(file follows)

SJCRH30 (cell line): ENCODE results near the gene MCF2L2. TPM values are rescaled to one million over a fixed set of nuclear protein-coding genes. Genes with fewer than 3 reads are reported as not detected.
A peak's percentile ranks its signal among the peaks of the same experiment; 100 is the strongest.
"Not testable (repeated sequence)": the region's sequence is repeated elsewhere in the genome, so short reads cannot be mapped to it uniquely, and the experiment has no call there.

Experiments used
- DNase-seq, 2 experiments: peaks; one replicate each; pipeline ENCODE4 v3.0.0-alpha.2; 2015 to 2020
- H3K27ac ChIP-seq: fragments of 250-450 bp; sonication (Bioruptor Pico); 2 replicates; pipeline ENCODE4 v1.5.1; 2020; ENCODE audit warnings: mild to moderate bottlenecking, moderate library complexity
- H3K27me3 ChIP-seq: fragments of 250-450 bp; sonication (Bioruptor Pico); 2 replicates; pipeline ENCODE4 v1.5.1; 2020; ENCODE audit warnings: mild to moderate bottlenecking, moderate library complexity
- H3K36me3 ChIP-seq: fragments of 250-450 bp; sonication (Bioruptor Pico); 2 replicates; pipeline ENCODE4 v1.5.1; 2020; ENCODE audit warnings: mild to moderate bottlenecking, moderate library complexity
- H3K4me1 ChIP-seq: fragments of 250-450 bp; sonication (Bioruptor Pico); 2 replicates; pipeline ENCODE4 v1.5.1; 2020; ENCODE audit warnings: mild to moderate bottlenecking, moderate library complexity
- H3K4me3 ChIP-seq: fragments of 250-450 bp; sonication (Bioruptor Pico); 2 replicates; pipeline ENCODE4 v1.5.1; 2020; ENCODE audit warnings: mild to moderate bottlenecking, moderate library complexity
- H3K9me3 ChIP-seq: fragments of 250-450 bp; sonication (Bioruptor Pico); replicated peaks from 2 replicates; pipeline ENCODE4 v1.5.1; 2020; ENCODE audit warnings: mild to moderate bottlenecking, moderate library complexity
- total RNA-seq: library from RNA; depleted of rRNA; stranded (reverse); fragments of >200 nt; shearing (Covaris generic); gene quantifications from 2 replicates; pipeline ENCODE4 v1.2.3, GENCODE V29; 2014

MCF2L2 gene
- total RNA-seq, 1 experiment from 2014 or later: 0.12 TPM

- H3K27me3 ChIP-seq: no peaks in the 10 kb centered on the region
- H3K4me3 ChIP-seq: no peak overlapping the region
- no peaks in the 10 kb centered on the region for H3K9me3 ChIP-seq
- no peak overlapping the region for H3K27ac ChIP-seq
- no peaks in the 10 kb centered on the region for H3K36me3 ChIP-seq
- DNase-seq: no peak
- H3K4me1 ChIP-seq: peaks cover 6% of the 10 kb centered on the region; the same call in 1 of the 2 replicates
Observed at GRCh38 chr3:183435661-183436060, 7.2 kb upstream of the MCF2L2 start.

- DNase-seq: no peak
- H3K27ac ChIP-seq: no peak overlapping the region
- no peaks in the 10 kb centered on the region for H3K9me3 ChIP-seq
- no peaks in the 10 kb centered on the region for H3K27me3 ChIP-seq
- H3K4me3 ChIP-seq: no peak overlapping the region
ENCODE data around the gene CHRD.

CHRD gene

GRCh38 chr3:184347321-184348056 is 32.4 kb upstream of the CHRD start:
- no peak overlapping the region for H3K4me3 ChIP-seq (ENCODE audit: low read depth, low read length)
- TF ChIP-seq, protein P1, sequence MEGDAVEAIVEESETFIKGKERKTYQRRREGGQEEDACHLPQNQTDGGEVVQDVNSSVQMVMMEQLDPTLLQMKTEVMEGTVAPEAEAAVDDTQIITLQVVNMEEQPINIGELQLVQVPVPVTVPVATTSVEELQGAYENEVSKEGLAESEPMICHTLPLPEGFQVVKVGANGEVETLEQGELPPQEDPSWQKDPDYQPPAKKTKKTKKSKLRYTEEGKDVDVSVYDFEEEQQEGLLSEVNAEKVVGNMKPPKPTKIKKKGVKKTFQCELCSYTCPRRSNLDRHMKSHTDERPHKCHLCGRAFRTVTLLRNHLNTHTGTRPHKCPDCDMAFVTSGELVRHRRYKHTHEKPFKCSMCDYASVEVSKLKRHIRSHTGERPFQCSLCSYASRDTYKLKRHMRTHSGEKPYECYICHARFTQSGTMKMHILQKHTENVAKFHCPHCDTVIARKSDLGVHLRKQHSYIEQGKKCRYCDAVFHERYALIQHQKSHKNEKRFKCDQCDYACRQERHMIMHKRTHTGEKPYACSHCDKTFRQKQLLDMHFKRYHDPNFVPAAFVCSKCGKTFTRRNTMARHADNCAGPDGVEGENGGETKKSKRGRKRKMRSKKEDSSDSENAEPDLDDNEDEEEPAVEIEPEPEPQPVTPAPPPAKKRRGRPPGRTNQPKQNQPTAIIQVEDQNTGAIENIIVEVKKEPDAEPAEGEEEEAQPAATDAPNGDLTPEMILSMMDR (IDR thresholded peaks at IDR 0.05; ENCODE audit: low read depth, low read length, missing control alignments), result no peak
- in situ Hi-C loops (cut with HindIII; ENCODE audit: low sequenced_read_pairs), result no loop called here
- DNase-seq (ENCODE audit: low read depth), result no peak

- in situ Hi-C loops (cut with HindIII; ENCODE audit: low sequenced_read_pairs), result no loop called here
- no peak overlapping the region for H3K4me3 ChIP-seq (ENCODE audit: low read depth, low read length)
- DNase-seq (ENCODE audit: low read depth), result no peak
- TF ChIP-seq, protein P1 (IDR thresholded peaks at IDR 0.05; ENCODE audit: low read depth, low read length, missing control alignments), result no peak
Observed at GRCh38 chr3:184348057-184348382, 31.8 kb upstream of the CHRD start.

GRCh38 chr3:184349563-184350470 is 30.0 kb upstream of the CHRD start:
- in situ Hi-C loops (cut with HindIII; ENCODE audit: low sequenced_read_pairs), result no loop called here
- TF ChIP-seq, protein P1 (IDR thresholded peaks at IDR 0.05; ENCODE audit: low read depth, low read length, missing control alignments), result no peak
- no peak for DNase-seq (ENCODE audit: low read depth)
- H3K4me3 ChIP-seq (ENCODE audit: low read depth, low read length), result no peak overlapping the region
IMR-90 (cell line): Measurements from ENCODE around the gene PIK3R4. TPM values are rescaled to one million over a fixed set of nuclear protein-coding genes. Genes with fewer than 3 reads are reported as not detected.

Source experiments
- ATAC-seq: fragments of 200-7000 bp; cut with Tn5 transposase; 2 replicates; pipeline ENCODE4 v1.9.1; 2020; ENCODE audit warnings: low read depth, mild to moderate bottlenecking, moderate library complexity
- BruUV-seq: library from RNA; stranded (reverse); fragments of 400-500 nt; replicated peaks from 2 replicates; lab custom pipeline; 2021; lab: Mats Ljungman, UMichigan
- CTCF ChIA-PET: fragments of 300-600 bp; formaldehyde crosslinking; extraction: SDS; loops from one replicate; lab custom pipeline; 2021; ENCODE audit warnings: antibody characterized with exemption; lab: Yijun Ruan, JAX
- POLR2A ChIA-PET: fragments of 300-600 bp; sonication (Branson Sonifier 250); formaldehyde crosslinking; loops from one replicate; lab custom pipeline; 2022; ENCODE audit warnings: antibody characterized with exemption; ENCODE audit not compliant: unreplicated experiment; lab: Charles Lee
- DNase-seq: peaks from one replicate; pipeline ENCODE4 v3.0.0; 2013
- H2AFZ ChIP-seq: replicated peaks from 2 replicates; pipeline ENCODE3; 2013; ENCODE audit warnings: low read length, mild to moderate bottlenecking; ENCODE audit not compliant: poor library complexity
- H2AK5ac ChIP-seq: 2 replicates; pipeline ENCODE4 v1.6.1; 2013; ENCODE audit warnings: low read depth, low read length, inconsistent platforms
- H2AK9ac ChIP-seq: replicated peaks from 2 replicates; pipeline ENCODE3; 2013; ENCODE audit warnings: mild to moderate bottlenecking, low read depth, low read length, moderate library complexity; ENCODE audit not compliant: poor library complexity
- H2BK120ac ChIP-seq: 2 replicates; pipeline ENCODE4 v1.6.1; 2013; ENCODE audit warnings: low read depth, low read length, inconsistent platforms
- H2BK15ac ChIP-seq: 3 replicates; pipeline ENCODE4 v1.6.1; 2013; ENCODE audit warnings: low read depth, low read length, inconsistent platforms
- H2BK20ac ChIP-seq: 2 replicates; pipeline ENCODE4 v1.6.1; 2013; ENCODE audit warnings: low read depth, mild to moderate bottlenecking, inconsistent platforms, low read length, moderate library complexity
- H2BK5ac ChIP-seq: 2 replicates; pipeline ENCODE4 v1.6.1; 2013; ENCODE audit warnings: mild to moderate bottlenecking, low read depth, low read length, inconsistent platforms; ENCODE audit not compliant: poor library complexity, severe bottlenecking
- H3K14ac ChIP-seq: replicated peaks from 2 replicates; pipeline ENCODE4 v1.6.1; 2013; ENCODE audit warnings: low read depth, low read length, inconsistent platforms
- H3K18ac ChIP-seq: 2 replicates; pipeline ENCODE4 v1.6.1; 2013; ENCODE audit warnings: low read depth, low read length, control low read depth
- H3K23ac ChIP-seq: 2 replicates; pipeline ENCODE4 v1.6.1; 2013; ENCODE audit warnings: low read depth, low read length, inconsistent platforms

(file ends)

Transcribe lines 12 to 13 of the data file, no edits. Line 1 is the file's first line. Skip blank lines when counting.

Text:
- total RNA-seq: library from RNA; depleted of rRNA; stranded (reverse); fragments of >200 nt; shearing (Covaris generic); gene quantifications from 2 replicates; pipeline ENCODE4 v1.2.3, GENCODE V29; 2014

MCF2L2 gene